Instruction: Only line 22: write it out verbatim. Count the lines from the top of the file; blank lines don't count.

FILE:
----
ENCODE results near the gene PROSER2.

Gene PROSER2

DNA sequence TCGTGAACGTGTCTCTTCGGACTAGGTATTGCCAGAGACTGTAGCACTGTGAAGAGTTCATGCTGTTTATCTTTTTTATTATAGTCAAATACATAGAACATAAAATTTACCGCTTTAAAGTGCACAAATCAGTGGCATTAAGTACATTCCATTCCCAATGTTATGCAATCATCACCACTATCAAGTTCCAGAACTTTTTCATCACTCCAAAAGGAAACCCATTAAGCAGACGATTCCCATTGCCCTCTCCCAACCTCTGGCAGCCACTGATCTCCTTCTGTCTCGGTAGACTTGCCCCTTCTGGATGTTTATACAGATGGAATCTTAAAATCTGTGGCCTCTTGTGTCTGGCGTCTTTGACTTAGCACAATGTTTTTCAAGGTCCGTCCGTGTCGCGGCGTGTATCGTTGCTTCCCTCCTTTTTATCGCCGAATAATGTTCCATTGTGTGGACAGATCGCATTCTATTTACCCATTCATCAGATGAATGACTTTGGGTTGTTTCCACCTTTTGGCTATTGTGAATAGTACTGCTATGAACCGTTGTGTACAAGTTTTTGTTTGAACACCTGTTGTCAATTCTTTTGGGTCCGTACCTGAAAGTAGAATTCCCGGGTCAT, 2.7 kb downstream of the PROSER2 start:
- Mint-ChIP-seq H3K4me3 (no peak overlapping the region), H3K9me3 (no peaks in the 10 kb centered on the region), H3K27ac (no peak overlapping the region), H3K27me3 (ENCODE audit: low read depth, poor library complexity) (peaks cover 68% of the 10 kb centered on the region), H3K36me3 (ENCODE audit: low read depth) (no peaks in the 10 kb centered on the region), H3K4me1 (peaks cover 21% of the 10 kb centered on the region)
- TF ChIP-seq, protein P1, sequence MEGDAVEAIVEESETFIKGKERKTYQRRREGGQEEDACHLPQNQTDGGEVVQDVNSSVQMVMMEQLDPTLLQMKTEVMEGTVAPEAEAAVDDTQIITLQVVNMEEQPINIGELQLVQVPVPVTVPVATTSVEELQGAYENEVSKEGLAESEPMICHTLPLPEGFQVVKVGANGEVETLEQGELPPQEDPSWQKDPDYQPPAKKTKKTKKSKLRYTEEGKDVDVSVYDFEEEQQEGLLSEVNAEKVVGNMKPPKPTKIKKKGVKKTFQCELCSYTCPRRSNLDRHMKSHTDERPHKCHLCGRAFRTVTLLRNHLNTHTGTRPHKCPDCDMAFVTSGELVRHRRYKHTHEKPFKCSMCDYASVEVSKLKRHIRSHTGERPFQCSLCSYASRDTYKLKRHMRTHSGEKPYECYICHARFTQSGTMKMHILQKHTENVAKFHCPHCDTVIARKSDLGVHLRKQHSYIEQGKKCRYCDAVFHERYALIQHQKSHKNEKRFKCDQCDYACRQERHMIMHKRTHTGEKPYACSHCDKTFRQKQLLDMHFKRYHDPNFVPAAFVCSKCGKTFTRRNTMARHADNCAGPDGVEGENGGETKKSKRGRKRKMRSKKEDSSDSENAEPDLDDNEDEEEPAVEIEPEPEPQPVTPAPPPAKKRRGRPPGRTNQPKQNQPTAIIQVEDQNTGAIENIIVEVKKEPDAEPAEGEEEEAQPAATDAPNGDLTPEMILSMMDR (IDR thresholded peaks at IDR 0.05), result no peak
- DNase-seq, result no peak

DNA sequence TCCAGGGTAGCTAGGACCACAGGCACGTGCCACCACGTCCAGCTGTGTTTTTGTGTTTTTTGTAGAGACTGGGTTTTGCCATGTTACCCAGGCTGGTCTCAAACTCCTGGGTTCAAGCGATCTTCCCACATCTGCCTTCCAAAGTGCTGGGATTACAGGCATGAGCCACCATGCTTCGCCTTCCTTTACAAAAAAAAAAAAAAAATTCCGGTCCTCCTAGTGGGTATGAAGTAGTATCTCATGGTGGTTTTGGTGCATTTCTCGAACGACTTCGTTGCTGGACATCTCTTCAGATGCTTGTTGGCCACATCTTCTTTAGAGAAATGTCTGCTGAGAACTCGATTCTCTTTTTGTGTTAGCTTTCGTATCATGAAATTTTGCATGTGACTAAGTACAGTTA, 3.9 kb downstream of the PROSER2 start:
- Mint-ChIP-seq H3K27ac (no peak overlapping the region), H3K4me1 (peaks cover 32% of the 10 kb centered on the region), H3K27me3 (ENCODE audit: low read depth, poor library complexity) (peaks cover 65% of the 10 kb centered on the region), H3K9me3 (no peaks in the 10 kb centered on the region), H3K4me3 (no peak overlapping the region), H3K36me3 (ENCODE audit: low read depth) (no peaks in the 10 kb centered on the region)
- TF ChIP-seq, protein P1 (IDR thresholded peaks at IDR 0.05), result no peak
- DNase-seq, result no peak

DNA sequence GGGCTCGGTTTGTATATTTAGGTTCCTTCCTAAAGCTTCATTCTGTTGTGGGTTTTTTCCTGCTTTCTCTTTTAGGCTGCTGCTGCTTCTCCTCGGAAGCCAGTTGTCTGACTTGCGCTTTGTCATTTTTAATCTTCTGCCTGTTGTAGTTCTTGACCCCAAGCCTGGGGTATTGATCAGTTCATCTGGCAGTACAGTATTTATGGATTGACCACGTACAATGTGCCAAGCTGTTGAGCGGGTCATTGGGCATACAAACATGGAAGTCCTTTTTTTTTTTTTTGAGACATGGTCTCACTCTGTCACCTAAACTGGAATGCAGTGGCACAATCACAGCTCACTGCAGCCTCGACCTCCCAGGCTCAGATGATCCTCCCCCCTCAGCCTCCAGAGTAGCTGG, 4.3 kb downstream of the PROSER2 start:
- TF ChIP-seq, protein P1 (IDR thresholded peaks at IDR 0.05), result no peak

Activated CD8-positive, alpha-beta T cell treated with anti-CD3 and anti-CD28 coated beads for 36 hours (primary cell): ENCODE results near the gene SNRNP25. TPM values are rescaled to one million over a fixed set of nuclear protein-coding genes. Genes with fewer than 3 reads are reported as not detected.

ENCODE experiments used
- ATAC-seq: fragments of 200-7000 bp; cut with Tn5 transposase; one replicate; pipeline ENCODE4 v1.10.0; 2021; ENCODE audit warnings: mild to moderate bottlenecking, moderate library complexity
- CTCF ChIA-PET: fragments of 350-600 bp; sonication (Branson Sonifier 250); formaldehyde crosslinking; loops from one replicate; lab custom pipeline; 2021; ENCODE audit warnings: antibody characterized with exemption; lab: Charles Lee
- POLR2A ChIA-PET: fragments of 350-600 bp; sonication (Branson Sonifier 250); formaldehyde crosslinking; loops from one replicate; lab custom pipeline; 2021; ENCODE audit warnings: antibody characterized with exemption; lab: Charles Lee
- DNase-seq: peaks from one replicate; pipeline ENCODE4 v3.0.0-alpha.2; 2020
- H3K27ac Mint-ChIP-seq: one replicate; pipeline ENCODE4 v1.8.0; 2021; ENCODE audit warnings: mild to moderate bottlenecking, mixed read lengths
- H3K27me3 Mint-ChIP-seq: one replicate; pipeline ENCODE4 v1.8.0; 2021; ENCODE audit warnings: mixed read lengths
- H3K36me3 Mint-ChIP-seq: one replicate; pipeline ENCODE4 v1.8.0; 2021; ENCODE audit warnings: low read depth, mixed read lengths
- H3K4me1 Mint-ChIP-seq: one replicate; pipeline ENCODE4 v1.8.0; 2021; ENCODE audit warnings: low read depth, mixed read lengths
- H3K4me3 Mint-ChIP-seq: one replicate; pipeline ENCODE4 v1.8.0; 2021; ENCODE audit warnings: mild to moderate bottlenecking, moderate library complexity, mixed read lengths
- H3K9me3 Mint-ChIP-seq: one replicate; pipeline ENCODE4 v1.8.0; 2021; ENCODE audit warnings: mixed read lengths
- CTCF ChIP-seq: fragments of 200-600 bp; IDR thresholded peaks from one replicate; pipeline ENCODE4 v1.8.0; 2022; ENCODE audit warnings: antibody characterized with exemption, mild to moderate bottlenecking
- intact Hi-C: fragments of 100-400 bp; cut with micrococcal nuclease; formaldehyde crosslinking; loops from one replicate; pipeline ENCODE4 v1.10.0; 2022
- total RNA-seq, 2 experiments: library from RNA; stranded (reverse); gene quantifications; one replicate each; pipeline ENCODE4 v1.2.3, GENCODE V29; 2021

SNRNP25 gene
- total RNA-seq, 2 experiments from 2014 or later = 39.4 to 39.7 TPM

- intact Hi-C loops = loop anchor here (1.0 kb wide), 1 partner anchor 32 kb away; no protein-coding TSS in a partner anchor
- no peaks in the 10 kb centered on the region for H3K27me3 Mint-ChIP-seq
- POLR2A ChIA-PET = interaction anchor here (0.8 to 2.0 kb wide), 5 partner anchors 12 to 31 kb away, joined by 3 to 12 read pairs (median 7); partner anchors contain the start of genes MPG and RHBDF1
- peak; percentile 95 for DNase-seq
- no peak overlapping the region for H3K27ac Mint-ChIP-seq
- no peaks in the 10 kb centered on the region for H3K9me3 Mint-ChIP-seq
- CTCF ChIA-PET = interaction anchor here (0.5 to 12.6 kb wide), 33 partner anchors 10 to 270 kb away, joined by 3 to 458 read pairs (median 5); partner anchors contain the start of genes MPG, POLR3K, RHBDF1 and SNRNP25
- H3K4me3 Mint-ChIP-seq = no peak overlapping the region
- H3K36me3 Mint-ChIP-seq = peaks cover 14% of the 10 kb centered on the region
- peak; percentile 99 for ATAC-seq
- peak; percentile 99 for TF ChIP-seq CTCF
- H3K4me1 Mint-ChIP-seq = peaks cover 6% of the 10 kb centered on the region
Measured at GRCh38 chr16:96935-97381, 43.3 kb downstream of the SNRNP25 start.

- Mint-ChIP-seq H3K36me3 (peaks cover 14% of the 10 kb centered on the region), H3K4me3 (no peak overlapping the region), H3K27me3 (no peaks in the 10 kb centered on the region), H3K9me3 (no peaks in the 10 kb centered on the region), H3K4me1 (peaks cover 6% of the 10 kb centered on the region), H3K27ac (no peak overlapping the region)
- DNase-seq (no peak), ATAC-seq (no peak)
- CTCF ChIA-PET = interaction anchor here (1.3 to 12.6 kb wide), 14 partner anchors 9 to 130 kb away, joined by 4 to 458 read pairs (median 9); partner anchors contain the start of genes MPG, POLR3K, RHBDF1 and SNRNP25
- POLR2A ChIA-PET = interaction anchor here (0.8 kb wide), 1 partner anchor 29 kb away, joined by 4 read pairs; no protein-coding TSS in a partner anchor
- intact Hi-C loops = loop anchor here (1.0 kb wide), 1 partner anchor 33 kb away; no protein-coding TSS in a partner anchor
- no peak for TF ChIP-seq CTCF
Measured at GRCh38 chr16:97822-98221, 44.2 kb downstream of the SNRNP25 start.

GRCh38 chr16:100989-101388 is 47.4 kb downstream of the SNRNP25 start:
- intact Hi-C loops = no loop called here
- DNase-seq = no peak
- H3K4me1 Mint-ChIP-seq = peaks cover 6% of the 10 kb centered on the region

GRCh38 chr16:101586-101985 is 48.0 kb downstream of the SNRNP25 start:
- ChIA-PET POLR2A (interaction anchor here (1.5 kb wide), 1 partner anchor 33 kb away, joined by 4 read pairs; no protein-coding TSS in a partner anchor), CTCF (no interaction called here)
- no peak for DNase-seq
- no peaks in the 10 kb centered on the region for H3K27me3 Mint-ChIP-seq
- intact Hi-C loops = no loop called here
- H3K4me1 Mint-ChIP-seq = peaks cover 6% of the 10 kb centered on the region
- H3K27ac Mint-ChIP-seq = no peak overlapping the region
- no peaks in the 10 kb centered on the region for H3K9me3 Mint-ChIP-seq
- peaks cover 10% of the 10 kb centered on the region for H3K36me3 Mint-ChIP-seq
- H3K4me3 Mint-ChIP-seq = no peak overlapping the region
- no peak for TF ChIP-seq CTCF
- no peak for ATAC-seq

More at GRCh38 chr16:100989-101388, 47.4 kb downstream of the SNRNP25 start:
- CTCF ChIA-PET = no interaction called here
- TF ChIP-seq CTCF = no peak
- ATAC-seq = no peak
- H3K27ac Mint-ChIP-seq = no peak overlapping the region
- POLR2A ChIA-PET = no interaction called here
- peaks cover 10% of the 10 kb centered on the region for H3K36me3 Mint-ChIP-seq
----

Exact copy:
- H3K4me1 Mint-ChIP-seq: one replicate; pipeline ENCODE4 v1.8.0; 2021; ENCODE audit warnings: low read depth, mixed read lengths